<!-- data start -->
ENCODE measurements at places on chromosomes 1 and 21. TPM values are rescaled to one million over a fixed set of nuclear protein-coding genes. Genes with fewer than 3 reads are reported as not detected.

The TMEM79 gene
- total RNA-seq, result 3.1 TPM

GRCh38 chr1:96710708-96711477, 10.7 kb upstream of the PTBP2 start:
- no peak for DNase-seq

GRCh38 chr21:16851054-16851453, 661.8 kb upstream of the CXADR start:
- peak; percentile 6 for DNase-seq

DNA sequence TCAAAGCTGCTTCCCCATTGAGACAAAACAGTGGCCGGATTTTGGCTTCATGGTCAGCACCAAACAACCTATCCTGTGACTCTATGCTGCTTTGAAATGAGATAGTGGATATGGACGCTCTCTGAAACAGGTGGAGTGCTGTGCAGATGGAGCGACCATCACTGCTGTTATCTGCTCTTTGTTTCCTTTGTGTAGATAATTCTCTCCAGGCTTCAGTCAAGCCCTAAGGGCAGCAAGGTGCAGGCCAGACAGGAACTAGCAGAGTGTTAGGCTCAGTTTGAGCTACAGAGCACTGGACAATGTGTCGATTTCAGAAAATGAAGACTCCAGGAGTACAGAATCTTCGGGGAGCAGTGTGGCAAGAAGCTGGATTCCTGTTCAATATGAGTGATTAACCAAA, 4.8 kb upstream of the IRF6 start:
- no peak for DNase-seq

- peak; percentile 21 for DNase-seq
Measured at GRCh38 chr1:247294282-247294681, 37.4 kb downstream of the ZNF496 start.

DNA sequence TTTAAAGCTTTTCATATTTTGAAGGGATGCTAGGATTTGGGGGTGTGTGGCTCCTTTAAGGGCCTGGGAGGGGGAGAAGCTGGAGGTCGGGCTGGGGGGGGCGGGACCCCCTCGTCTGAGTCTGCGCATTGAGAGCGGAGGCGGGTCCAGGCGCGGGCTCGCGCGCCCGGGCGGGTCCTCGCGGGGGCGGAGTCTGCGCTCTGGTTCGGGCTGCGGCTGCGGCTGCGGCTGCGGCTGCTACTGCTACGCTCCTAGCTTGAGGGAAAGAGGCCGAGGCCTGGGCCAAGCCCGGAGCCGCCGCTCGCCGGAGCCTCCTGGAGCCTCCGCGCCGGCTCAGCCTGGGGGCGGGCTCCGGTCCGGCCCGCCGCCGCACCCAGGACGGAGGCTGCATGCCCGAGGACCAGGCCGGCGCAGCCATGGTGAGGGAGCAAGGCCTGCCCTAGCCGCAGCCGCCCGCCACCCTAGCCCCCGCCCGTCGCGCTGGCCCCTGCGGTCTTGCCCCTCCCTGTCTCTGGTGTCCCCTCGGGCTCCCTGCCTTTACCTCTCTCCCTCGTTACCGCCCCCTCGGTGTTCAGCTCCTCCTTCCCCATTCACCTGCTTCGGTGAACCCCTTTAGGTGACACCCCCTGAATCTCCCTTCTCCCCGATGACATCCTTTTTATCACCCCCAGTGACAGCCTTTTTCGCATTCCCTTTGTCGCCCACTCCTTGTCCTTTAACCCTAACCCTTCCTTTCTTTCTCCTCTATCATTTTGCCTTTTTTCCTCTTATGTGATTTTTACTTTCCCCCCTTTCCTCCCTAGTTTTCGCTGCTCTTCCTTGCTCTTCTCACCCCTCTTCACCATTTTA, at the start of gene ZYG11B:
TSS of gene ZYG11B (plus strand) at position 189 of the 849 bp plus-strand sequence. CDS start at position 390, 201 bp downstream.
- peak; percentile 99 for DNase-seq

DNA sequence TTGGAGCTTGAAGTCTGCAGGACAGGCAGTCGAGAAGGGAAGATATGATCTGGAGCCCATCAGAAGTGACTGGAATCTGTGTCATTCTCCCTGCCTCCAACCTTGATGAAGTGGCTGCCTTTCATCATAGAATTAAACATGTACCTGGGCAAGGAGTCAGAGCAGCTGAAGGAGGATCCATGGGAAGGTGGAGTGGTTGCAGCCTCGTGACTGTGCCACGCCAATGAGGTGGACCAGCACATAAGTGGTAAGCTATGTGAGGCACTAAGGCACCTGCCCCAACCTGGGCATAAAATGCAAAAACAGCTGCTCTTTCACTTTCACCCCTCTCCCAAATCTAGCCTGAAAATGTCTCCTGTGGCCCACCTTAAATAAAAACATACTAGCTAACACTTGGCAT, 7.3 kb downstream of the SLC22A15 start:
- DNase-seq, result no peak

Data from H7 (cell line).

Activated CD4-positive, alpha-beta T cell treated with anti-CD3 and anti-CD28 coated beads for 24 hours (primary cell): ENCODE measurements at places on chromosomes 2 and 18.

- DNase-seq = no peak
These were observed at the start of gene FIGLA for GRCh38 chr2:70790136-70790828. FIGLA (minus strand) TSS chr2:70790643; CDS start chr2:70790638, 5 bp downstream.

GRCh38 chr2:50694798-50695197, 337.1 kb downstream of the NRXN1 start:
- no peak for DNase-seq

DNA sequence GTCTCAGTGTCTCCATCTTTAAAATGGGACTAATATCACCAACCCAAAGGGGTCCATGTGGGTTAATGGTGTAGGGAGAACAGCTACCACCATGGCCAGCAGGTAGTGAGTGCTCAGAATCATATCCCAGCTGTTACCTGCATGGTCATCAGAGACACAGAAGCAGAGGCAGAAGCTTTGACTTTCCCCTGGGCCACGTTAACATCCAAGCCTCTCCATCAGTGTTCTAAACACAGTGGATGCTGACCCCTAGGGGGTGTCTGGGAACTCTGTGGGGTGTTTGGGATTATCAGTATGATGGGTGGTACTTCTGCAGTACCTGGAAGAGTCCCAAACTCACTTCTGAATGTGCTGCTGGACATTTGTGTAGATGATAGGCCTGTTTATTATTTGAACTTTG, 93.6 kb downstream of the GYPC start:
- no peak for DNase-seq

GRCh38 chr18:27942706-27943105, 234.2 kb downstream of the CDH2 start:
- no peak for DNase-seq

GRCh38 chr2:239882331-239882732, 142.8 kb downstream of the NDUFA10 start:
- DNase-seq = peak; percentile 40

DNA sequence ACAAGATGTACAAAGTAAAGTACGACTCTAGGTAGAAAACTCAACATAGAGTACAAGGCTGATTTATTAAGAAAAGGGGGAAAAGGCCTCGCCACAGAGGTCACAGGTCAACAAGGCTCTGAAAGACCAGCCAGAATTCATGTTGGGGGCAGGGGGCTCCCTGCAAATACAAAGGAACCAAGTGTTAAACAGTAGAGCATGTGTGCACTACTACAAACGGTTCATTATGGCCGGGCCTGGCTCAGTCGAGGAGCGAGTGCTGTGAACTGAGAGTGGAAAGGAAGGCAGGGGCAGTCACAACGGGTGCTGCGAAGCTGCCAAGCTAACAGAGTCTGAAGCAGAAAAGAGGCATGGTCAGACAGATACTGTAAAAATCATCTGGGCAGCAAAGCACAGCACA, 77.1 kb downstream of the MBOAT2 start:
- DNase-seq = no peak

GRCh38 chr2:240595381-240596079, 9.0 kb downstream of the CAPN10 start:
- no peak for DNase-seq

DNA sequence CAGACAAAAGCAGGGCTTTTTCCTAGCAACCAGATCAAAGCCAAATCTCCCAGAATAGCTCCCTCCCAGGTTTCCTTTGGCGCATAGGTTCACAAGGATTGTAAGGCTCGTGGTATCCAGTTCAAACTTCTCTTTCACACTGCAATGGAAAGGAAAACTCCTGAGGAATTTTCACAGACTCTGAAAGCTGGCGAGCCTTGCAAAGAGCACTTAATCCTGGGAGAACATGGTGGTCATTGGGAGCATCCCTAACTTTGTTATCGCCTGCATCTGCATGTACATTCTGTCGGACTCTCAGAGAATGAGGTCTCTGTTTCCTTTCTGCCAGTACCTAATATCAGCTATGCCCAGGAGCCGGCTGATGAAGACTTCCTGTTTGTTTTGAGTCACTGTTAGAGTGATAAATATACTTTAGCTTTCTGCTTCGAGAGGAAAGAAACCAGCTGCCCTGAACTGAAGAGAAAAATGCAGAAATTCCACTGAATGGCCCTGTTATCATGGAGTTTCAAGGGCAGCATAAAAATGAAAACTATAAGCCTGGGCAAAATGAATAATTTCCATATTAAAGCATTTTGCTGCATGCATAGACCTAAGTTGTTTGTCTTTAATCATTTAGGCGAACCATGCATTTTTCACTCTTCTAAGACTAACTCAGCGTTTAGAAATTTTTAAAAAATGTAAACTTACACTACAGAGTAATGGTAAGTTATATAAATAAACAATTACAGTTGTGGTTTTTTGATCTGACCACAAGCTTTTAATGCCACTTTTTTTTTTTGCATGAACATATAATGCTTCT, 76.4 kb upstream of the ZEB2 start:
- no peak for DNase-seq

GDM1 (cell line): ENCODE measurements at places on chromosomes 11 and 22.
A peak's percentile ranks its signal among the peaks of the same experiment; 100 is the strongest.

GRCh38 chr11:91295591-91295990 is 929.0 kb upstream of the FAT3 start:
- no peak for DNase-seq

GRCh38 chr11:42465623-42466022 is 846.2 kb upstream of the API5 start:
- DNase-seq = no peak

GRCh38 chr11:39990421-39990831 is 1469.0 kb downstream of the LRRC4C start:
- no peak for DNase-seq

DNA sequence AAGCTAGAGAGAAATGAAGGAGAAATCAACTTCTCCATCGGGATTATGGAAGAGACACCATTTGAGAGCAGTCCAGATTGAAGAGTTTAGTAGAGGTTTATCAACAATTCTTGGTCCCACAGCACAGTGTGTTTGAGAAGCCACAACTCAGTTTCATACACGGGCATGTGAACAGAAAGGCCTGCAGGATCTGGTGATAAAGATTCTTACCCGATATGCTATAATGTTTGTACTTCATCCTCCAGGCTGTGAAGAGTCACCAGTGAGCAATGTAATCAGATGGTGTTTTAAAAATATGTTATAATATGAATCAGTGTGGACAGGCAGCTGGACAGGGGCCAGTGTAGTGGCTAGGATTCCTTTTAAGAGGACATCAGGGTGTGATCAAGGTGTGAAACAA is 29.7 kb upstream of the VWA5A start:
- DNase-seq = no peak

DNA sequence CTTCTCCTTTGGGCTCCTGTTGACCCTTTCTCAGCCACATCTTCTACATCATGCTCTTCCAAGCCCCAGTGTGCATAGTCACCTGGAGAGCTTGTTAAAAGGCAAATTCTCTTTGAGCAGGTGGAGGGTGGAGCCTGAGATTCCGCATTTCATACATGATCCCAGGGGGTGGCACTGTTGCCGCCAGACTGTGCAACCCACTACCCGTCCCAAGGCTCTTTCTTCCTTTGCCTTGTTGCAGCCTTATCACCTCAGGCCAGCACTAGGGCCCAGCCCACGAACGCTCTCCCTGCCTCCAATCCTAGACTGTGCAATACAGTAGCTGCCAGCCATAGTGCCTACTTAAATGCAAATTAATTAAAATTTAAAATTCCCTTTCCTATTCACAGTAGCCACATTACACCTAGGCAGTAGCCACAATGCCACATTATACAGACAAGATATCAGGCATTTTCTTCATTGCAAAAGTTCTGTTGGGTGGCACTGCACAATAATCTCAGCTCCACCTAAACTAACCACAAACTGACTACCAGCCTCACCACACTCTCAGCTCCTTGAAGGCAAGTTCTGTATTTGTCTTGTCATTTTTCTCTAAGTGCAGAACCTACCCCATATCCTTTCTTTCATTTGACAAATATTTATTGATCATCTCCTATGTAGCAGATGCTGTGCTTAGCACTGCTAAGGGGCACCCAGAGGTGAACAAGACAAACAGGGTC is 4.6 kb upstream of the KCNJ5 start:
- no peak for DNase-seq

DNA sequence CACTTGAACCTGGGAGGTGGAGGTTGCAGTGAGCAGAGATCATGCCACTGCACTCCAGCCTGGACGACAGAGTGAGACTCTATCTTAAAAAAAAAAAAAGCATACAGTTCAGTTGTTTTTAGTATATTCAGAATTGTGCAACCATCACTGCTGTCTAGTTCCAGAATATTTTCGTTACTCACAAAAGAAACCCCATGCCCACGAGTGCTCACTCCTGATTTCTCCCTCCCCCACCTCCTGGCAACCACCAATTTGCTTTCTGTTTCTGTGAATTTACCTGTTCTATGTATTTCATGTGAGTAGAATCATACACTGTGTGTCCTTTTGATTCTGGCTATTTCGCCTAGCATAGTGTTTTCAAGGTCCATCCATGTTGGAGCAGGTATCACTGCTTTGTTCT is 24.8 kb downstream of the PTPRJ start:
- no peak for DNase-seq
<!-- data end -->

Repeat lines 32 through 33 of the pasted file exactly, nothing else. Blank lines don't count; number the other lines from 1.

- no peak for DNase-seq

DNA sequence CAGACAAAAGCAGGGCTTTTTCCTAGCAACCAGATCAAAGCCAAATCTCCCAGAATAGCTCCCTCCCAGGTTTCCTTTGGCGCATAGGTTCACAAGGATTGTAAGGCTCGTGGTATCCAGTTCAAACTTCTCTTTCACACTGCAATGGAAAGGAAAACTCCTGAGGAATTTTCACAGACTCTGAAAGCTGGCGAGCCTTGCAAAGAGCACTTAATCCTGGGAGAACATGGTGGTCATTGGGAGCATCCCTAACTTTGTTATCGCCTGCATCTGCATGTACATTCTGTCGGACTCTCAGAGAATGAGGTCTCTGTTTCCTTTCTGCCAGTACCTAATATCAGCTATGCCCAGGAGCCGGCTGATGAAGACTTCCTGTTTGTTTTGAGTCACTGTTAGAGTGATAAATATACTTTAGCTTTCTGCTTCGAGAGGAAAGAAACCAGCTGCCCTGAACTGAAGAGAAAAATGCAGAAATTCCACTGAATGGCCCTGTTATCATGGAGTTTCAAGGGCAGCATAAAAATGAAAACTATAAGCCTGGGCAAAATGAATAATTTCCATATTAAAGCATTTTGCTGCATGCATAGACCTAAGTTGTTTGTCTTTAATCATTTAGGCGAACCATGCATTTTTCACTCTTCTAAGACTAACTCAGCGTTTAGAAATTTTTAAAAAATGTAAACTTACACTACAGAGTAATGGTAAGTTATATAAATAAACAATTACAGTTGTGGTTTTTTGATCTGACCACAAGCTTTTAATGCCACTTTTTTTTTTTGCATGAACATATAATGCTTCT, 76.4 kb upstream of the ZEB2 start: